"My experiences tell me you are more the delusion of a weary mind," Spock exclaimed. He knew it was true, a mind could see things that were not at all real, when rest was needed.

As he walked the room, Pike softly explained, "There is truth to your words, but listen to mine." His chains appeared to hinder each step of the way.

"These chains impair your walk," Spock said, his natural curiosity overwhelmed him. "Tell me why?"

Pike pulled at his chains. "Chains are forged through a man's life. If he lives life to its fullest, with no unspoken regrets," he pulled at a lock, "these shackles are broken and spirit set free. If like myself, life had not been fulfilled, the chains weigh us down to walk among the living, watching everything we allowed ourselves to miss. The chains you now forge as much longer and stronger than mine."

With an eyebrow raised, Spock made his reply. "I am not human and as a Vulcan I hold no regrets." Yet, somehow the thought of his words and the sight of the chains discomforted him.

Spock's words angered the ghost as his chains rattled louder, deafening him. "Your denial of self is your largest regret. A shameful display, you dishonor your mother."

With a deep inhale Spock turned away from him. The thought of his mother had always been his weak spot. "My mother has little to do with being a Vulcan."

"For once you are right, she has nothing to do with you being Vulcan. She does, however, have everything to do with your being half human. The chains you forge are the result of denying half of your being," the ghost said as he wrapped Spock's arm tightly in binds.

Spock, felt the burden of weight crushing his bones. "Tell me then how may I loosen the things you claim I have forged." The very weight caused his body to bend. With his knees on the floor, he watched in much torment.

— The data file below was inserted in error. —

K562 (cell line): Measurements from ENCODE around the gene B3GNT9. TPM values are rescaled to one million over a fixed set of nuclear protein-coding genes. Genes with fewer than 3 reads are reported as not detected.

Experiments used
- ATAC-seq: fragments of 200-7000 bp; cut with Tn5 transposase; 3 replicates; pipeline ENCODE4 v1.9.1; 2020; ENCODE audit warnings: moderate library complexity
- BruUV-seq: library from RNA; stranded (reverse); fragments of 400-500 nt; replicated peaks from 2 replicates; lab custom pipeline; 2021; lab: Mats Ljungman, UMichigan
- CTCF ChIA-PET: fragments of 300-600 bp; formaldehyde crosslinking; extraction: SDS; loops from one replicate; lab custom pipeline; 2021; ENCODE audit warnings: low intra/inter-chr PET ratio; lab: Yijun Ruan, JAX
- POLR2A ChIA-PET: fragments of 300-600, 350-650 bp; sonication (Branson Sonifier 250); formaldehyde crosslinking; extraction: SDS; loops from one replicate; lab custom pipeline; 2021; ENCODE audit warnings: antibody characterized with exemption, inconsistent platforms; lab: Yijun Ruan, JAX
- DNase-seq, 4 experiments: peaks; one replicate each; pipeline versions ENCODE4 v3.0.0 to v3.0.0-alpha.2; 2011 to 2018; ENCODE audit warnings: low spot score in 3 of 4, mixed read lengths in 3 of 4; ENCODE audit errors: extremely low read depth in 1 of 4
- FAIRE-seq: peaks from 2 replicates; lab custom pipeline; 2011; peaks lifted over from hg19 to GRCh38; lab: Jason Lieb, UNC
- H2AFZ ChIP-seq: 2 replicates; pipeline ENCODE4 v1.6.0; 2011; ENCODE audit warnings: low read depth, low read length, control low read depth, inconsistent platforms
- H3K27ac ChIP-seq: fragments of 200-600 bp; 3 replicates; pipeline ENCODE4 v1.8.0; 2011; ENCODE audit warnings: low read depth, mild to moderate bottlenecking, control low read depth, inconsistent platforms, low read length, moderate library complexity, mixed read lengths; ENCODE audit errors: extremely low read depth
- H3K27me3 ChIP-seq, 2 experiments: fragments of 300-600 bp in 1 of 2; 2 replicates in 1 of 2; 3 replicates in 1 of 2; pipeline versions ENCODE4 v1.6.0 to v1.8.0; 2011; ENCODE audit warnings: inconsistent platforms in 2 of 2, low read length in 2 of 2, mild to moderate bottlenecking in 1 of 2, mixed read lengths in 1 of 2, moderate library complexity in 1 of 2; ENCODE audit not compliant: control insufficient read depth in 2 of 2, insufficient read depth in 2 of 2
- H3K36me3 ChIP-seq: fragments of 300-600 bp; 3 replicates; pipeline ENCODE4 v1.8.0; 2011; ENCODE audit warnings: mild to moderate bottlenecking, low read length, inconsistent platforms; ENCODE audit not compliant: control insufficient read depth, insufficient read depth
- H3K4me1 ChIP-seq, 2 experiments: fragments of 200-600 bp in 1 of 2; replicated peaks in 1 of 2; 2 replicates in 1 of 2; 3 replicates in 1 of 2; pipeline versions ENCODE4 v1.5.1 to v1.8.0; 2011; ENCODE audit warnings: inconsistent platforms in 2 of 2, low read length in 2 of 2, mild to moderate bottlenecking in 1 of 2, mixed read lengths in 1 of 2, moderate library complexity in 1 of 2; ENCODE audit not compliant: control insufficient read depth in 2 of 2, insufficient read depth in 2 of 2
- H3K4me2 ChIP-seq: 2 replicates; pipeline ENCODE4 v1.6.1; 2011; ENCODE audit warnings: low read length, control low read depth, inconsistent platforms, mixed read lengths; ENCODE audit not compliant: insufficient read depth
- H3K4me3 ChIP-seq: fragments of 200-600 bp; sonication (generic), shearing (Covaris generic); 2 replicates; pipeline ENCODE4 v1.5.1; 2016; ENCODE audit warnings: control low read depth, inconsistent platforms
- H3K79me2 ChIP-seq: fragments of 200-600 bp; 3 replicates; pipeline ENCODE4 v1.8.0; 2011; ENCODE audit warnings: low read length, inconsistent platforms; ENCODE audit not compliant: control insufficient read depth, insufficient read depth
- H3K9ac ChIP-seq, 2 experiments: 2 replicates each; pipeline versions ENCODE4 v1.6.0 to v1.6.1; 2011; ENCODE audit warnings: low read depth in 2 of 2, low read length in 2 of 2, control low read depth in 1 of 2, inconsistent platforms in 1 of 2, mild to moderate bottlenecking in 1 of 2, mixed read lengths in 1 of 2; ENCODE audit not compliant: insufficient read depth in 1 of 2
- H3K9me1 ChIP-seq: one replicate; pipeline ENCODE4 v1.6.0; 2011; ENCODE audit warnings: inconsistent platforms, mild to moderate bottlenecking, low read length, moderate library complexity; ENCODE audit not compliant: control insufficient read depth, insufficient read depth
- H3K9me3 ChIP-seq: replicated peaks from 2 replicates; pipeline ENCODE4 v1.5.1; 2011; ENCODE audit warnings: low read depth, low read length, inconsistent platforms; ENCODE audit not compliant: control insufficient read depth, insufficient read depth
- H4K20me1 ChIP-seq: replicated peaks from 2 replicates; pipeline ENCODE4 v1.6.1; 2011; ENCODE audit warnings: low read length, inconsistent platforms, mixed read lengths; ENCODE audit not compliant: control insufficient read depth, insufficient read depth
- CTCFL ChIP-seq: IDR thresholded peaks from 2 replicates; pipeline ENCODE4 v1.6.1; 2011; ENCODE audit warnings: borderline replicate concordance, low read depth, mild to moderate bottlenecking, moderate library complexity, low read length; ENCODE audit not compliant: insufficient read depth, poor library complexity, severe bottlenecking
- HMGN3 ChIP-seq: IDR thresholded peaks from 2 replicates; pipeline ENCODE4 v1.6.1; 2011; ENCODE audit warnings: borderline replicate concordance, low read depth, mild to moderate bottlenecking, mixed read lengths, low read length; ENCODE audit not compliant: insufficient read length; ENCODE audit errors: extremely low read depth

"I can say only this. Tonight as the ship's bell chimes the call of the hour you, will be visited by three others such as myself. They will guide your way through."

"Through what?" Spock asked in a now trembling voice.

"I know only to learn a new meaning." He loosened the chains that linked him to Spock. "My time is now short. I must return to my task of watching the life that I duly missed."

"You life was Starfleet; your love this very ship," Spock said. "I do not understand how you missed life."

"Starfleet! That is what cost me the pleasures of a wife and children. I gave them all up to be who I was, my chains now forever my 'emotional baggage'," Pike said as he faded away.

Once Spock saw him no more, he sat to meditate upon what was said. Through his travels, it had been true; he had indeed seen a many strange things. Yet, none disturbed him as much as the glimpse of his departed captain.

* * *

When deep in meditation, Spock was aroused by the chimes of the bell. At first their regular pattern and then a most particular random way. Nine then ten, back to seven then up to eleven, within three minutes the bell struck midnight. Finally, the bell rang but once, as an image appeared. The first of the three, not what he would have thought. The father of logic, what would he have to do with his so-called human needs? "Surak of Vulcan." It was said in a way that could be both statement or question.

"Spock, son of Sarek, I am he that gave your father his ways," the apparition proclaimed.

"Then your presence is most illogical," Spock pointedly said.

"My presence is just as logical as the image you see before you as being the ghost of Christmas past."

"Christmas past? Vulcan has no Christmas," Spock said.

"Your Christmas past, a time when you held things in a different light," he told him. With a powerful gaze, he tapped Spock's chest. "This symbol you bear has lost its true meaning."

Spock looked to the IDIC that now brightly shown on his chest. "Its meaning? It is a symbol of all Vulcan believes; life enriched by the differences each being brings." His voice somewhat rigid.

Surak replied with a smile upon his face, "Is it not also true, one must also live the ways of the differences?"

"This has little to do with me. I live my life among humans," Spock exclaimed.

"You walk among humans, your life is your work. Tell me, your father, how does he hold this Christmas season?" Surak asked.

With an eyebrow raised, Spock related, "My father is Vulcan, and doesn't hold Christmas in any fashion."

The spirit took hold his robe. "Come see the fashion your father doesn't hold Christmas."

Guided through time Spock found himself on a large farm on Earth. Young children ran and played in the fresh snow. Spock looked at a young Vulcan male; he sat alone in a corner window, eyes softly shining.